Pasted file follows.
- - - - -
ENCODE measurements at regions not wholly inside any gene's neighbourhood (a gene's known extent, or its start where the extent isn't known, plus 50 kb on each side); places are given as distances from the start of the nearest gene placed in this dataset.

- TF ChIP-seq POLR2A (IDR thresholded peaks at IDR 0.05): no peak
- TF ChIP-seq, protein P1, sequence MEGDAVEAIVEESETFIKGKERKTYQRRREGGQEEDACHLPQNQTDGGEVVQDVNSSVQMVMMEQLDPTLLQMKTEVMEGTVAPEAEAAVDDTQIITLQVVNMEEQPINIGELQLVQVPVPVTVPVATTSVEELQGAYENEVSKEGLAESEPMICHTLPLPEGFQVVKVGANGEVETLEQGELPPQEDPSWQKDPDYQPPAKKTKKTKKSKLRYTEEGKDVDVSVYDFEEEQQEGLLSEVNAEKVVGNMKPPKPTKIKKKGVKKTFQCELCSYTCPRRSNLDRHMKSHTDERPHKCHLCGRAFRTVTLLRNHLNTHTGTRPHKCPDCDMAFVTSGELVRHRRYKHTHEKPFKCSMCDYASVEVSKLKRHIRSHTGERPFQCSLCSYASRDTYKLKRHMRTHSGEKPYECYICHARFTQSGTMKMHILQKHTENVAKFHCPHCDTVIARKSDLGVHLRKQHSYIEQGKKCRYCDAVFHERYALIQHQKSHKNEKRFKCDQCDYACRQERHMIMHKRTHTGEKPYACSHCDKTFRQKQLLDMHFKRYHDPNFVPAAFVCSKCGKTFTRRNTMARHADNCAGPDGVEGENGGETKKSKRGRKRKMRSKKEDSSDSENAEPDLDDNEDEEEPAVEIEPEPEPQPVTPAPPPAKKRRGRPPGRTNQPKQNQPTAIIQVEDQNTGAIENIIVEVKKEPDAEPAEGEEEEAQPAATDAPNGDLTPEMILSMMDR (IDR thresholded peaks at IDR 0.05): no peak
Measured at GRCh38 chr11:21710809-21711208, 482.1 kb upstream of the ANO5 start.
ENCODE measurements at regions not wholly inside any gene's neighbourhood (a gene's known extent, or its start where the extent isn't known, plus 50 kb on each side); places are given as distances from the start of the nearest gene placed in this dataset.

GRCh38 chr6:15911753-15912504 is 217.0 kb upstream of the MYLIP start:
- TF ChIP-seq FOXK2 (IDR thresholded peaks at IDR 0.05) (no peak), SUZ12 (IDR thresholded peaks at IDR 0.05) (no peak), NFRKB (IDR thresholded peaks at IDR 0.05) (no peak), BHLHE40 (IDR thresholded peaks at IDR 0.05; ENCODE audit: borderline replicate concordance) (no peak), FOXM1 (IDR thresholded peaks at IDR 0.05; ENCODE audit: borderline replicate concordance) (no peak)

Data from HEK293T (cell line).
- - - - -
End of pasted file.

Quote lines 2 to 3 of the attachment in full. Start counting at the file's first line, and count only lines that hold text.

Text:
- TF ChIP-seq POLR2A (IDR thresholded peaks at IDR 0.05): no peak
- TF ChIP-seq, protein P1, sequence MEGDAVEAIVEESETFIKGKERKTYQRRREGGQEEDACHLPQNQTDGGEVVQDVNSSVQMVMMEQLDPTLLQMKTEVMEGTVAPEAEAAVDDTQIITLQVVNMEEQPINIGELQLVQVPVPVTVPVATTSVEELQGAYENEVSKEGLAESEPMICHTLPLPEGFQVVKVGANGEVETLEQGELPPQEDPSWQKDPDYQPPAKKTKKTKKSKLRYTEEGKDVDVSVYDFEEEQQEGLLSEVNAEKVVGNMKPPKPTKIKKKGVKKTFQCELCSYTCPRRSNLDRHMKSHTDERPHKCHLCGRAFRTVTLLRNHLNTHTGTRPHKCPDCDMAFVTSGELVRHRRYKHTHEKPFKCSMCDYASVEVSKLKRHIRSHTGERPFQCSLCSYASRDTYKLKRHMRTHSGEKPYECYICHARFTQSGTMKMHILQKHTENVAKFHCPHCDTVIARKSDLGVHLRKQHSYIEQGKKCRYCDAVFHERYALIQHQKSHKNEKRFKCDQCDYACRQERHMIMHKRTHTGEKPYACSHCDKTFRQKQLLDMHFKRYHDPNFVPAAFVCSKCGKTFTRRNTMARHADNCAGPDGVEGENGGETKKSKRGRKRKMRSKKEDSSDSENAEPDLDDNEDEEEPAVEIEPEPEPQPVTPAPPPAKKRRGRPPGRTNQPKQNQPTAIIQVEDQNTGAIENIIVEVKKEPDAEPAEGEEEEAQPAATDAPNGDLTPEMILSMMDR (IDR thresholded peaks at IDR 0.05): no peak